“Ah, the 1960s Ramskay pets. Wira the warrior dog and Sura the super rat catcher,” recalled Affendee with a hint of nostalgia and fondness in his voice.
It has been decades since the 66-year-old retiree last played with the adopted pets in his childhood home in Kampong Wong Pow Nee at Bukit Mertajam. Now living in Kuala Belait, Brunei, Affendee shared the story of how these two pets made a mark in his life.
“Wira the dog was adopted because my grandfather was a dog lover. Sura the cat was a walk-in. Back in the day, we used to believe that a walk-in cat symbolises good luck,” Affendee told FMT.
According to Affendee, the names ‘Wira’ and ‘Sura’ were given to the pets as his grandfather had two hunting dogs with similar names.
Wira was the alpha male with a black snout, said Affendee, who added that dogs with black snouts are known to be fierce. This alpha male was from a junkyard dog’s litter who eventually made himself comfortable in the Ramskay household.
“Wira was brought up as a kampung dog. He was free to roam, and would often come and go as he pleased,” said Affendee.
“He wasn’t allowed in the house, but he had his own spot called the ‘Snake shed’. He also ate whatever we ate or the balance of it!”
According to Affendee, any festival or occasion in the kampung was also Wira’s feasting time, as everyone there had a soft spot for the village alpha male. There was not a person in the village who didn’t know who Wira was.
When Wira wasn’t busy feasting, he was training with Affendee’s grandfather to be a hunting dog. These training sessions involved the gall bladders of caught animals being rubbed on his snout as a memory bank.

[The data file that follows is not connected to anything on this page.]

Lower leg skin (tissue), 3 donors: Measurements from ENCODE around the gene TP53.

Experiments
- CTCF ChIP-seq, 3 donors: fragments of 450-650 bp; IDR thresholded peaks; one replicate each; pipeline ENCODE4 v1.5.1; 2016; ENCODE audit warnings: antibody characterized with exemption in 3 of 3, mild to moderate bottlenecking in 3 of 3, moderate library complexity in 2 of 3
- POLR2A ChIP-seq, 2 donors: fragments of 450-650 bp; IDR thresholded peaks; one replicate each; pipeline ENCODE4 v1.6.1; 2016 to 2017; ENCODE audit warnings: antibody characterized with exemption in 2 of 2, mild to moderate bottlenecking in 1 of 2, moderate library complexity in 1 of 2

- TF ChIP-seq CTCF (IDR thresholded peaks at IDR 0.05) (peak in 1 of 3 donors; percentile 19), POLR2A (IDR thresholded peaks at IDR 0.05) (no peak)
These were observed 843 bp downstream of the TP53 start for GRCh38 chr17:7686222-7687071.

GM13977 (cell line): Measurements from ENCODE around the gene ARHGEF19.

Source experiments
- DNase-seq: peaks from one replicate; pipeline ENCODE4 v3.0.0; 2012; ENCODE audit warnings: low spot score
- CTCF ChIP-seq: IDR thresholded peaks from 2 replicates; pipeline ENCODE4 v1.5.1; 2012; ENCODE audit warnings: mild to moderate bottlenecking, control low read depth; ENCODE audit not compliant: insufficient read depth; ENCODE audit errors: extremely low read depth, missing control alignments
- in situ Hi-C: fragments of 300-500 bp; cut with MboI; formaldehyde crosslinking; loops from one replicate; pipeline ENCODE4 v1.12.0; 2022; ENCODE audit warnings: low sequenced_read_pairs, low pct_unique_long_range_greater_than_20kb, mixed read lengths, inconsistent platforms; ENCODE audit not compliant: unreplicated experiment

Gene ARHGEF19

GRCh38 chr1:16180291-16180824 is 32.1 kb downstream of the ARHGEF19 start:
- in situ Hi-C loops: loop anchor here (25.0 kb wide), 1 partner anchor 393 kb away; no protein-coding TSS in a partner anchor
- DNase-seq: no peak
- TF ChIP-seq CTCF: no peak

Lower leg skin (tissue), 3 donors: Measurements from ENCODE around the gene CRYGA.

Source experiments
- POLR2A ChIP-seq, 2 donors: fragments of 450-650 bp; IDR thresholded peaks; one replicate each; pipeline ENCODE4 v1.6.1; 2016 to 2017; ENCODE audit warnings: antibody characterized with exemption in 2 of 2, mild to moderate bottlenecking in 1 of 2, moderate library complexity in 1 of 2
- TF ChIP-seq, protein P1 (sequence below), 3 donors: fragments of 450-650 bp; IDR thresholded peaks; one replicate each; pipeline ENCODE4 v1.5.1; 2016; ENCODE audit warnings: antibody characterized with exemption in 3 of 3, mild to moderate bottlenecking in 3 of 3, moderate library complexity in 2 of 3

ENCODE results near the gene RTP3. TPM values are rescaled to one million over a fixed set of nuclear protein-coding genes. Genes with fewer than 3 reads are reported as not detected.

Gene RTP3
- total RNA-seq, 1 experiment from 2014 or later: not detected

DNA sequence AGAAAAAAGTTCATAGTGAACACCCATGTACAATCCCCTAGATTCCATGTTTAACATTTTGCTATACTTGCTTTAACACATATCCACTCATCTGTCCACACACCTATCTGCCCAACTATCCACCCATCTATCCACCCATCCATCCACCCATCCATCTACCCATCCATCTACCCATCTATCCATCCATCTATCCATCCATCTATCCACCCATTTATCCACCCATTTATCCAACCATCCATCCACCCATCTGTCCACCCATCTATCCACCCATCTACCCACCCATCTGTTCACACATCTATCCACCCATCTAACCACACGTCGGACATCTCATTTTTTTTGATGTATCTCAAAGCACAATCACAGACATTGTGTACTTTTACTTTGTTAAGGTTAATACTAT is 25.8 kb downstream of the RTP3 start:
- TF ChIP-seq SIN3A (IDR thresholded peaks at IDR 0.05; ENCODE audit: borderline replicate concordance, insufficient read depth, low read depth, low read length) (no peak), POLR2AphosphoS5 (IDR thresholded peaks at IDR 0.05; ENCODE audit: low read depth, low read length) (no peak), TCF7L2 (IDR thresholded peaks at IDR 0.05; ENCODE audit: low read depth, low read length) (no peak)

“Unfortunately, Wira came down with a bad ear infection in the late 1960s. The veterinary department put him to sleep, and we buried him under the lime tree with some flowers, a glass of milk and a few coins.”
Affendee explained that in his kampung, any dead animals were buried near the lime tree and joked that the limes tasted better, “probably due to the calcium”.
As for Sura, he just happened to make his way into the Ramskay household with neither warning nor invitation.
“It happened late one evening after sunset while my father was having dinner. Sura walked into the house and my father gave him a morsel of food.”
Though Sura was an adult cat that just decided to ‘adopt’ the Ramskay family, he was no freeloader.
To repay Affendee’s grandfather’s hospitality and in exchange for tenancy, Sura made it his business to catch all the mice and rats in the house.
“He stayed in the house and slept under the stove – a conducive, warm place for him to sleep,” said Affendee.
Sura made himself helpful and stayed with the Ramskays for about four years before he disappeared.
“He left as easily as he came. Maybe he wanted to spread his joy to another family.”
Not one to end the memoir of his beloved pets on a sad note, Affendee shared a little story with FMT, one that involved one of his daily two-mile walks to school many years ago.
“There was this fierce dog that always barked at us and tried to attack us, so we would usually go with sticks and stones to protect ourselves,” recalled Affendee.
According to Affendee, he had complained to his grandfather about this predicament and the dog’s fierce demeanour in particular.
His grandfather then gave him a brilliant idea, which Affendee immediately tried out.
“The next day, we went to school armed with something different this time – buns rubbed with our body sweat, which we threw at the dog.”
“The following day we became friends, and since then we always carried tidbits for him on the way to school.”
TELL US ABOUT YOUR PET: FMT Lifestyle readers are invited to send in pictures (landscape format) and a short video (if any) of their furry, scaly or feathery friends to [email protected]. Don’t forget to include details like your pet’s name, age, breed and a short story about them.